After its president unexpectedly announced that Sweet Briar College would close forever in the summer, many alumnae and others challenged that decision. 

Here, two members of the board of directors respond with the reasons why they concluded the private women’s college could not remain open.

Elizabeth H.S. Wyatt is the vice chair of the board. She received a bachelor’s degree in government from Sweet Briar, a master’s in education from Boston University and an MBA from Harvard. Nancy H. Keuffel, a member of the board, received her bachelor’s degree in American studies from Sweet Briar. They write that this is not a new problem, but an issue that had been growing for many years. 

Sweet Briar’s difficult, daunting dilemma

By Nancy H. Keuffel and Elizabeth H.S. Wyatt

The Sweet Briar College Board of Directors devoted the last several years to exploring ways to achieve fiscal sustainability in light of the College’s challenges and those facing liberal arts and women’s colleges nationally.

The College’s financial problems have been building for decades. In the 1990s and early 2000s, Sweet Briar drew from its relatively small endowment at two to three times the national average to close an annual operating revenue shortfall, and we continue to make necessary draws far above the recommended 5 percent.

We have nearly $25 million in bond debt, close to $29 million in maintenance needs and many other financial obligations.

Most concerning, Sweet Briar’s enrollment has declined, even as we increased our tuition discount to attract students. Simply put, too few students want to attend Sweet Briar. Those who do are not paying anything close to the actual cost of their education.

In response, the board authorized sophisticated market research to identify new options to increase enrollment. We explored becoming coeducational, focusing on STEM programs, adding pre-professional programs, emphasizing sustainability, embracing global education, highlighting our equestrian and/or arts programs, and embedding both customized and experiential learning in all we did.

We studied whether we could raise the funds to support promising options that might emerge. We sought partnerships and mergers with other institutions. We enhanced our marketing and admissions efforts, increasing applications by 67 percent in five years.

Yet, none of these efforts ultimately offered the solution we needed.

With great reluctance and deep sorrow, the board—comprised of 20 alumnae, the spouse of an alumna, the parent of an alumna and a distinguished higher education scholar—acknowledged the College that it and so many others love could not persist. We had neither time nor resources to design and implement options to increase enrollment. The fundraising study indicated there would not be the necessary resources to support the development of new programs while sustaining the College. There was no reasonable guarantee these options would result in a sustainable future.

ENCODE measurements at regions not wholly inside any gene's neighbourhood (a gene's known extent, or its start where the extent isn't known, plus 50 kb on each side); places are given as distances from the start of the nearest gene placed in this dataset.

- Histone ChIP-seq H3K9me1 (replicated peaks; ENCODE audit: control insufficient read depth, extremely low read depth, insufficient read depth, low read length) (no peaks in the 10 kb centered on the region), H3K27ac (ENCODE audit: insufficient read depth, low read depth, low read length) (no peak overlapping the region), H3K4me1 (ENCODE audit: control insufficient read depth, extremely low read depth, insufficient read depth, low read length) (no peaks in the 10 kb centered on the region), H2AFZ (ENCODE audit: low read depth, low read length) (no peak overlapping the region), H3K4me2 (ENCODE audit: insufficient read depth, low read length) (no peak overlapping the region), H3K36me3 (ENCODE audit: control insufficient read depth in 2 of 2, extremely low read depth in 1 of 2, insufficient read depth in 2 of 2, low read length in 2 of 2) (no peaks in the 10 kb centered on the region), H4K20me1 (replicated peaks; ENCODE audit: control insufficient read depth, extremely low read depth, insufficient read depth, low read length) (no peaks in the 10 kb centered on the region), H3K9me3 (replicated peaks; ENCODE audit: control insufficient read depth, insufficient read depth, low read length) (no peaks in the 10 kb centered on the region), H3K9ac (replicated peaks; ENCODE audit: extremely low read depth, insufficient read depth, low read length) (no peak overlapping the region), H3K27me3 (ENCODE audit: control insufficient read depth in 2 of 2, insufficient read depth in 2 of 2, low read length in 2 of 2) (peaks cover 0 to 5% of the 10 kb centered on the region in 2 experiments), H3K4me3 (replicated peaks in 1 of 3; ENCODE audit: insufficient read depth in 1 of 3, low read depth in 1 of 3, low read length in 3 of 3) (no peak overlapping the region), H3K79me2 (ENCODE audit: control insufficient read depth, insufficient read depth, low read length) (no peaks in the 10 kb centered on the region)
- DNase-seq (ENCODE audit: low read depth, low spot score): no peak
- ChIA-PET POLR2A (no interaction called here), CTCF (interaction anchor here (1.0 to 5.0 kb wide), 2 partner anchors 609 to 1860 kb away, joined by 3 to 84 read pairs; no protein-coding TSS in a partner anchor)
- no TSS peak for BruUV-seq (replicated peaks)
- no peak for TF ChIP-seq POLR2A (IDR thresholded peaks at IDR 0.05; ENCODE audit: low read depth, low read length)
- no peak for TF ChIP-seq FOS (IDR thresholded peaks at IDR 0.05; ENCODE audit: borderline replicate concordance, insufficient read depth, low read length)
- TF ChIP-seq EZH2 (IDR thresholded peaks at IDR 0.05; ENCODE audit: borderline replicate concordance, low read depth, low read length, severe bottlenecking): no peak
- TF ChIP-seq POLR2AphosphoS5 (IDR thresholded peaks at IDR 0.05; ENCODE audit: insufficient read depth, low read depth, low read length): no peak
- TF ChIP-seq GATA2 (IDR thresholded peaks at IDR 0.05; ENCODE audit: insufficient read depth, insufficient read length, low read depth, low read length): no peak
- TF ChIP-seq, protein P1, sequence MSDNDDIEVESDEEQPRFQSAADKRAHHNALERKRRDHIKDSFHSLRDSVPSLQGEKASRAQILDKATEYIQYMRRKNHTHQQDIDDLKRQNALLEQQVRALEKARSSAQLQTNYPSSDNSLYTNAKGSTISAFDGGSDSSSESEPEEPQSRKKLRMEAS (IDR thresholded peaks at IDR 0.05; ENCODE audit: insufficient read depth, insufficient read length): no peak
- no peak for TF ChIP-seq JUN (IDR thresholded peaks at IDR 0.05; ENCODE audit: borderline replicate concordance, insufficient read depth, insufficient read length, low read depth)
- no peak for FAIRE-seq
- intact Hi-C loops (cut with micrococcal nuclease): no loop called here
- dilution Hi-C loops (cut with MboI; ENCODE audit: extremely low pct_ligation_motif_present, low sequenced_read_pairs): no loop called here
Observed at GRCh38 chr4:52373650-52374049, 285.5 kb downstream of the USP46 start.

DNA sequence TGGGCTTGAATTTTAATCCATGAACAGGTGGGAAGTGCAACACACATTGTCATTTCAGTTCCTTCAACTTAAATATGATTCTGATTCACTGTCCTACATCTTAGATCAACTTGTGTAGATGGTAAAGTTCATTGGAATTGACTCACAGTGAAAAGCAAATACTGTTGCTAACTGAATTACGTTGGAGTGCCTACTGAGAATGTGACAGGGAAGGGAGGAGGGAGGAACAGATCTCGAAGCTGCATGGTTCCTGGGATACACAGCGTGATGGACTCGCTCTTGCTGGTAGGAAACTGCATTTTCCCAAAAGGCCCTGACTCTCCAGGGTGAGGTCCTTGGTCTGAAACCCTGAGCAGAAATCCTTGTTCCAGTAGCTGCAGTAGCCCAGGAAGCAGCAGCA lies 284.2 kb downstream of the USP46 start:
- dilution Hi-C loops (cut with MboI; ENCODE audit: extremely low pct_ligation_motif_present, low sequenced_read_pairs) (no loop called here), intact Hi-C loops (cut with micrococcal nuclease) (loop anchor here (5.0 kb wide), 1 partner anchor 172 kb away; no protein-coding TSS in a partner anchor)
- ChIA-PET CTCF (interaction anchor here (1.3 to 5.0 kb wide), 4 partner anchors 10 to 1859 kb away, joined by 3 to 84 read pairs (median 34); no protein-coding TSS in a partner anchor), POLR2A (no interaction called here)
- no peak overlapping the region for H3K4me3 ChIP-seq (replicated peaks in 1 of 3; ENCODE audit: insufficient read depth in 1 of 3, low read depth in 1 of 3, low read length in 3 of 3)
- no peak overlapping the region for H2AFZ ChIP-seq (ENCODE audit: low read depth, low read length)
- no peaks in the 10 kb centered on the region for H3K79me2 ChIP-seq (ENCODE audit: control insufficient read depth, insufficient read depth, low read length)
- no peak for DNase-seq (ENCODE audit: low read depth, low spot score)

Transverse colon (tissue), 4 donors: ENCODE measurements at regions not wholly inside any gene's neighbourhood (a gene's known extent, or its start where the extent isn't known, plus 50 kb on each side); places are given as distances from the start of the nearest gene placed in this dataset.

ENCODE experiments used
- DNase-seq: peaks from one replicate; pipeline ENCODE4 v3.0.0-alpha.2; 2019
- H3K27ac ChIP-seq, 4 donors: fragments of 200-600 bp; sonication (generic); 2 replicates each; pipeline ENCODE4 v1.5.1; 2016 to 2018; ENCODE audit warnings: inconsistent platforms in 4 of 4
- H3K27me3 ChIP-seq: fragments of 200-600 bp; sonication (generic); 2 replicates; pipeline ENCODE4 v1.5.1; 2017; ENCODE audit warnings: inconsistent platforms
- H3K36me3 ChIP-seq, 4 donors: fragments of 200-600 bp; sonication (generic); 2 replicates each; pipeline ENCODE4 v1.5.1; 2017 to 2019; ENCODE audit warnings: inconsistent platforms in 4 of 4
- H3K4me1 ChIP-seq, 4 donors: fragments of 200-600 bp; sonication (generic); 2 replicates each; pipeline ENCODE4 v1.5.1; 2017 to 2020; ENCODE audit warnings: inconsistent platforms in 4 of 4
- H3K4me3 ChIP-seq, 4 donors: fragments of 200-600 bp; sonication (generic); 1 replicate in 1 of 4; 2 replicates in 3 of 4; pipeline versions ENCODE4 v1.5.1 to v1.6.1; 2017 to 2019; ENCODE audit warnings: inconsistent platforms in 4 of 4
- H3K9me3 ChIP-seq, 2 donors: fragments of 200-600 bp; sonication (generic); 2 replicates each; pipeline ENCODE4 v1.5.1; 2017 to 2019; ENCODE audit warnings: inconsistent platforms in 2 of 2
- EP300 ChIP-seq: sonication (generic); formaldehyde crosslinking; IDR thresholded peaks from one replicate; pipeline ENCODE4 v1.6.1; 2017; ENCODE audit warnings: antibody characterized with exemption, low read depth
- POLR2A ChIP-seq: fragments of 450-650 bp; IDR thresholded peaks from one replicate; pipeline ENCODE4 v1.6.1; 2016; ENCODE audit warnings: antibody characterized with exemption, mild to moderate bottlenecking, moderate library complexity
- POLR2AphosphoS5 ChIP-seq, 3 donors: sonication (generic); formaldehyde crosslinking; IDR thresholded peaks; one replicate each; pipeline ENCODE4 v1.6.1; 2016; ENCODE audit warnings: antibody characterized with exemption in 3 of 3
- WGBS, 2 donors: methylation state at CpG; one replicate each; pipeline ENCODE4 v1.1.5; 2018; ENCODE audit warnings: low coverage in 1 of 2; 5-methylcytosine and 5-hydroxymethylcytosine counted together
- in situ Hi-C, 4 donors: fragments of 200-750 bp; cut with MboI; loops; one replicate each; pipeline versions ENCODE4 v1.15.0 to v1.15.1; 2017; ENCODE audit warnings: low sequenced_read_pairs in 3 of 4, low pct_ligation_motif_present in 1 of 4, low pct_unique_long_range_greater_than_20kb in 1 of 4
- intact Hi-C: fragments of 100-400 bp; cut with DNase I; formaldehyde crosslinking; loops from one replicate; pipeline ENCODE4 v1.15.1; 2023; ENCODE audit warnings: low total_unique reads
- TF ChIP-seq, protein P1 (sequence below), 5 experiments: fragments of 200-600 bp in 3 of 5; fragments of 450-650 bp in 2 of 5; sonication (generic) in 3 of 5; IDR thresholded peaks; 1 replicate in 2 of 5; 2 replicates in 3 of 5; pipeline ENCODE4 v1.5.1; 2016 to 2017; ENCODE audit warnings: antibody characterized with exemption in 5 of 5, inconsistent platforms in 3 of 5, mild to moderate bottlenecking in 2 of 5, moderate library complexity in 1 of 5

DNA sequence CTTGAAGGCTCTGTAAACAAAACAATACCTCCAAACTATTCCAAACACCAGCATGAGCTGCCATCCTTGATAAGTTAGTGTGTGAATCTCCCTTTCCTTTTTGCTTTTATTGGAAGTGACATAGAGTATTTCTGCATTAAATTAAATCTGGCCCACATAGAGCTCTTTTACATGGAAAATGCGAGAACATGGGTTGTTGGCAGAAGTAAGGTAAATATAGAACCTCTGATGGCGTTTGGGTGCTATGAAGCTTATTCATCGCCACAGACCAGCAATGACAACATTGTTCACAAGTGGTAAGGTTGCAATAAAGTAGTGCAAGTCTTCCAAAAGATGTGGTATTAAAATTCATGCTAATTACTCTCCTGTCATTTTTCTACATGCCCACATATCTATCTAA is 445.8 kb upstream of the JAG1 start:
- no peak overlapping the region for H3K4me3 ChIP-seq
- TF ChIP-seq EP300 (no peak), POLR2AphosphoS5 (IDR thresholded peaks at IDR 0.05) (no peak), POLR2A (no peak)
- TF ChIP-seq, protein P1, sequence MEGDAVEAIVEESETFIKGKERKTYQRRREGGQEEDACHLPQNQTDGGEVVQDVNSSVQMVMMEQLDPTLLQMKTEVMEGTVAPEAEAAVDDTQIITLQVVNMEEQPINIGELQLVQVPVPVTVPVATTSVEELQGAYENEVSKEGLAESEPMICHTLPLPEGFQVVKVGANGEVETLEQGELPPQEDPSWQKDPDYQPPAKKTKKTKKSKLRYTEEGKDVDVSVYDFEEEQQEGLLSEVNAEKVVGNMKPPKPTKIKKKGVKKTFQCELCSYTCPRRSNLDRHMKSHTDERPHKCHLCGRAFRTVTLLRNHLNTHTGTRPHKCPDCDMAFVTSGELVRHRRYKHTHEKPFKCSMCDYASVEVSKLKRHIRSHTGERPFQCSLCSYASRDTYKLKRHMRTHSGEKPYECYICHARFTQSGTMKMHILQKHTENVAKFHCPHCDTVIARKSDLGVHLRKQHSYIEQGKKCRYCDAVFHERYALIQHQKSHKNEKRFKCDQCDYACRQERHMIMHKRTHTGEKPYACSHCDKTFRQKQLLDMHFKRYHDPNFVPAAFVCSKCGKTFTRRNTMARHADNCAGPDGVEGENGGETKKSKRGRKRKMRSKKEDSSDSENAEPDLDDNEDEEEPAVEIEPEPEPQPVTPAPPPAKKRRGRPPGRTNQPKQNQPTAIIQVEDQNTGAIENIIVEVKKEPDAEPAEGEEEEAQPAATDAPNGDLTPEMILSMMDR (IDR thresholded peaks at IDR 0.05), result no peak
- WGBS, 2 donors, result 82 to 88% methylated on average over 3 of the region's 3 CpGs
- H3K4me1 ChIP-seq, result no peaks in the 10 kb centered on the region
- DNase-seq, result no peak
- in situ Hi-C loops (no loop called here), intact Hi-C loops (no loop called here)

We also faced new, daunting realities:

  • The 2014 first-year class numbered only 154 students, compared to the more than 250 needed annually to achieve a balanced budget.
  • In January 2015, our total degree-seeking, undergraduate enrollment was at an unsustainable 532 students. This year’s on-campus faculty-to-student ratio was only 7-1, compared to the national average of 11.6-1 at the nation’s top 223 liberal arts colleges in fall 2012.
  • In May 2014, we graduated only 54 percent of our students in four years, compared to 70 percent in 1995-96.
  • Meeting the needs of enrolling students required discounting tuition by 63 percent in 2013 and 62 percent in 2014, compared to the national average in 2013 of 46 percent.
  • Even as applications rose, the percentage of admitted students who enrolled declined from 38 percent in 2008 to last fall’s 21 percent.
  • Although we have more than $60 million in restricted endowment, we did not (and still don’t) have access to that money.

As it became very clear we lacked the resources to operate for another academic year, we faced a difficult dilemma. Was it fair to admit a new class of first-year students? Should we seek to close in a way that would enable us to provide support for our current students and give us the best chance to have sufficient funds for severance for our employees?

 The Board was faced with two options: continue to operate the College until we had no money left and walk away perhaps in mid-year; or help our students find new academic homes, seek to fulfill our obligations to creditors, and strive to provide severance to faculty and staff.

Even as most of our students have found new academic homes, sadly the ensuing litigation has limited the College’s ability for the foreseeable future to provide severance and to explore options to repurpose and protect our physical assets in the ways we had hoped.

Throughout this difficult time, we have sought, based on our informed and experienced judgment, the best path out of a tragic situation. As much as others, we mourn the loss of the Sweet Briar we all love.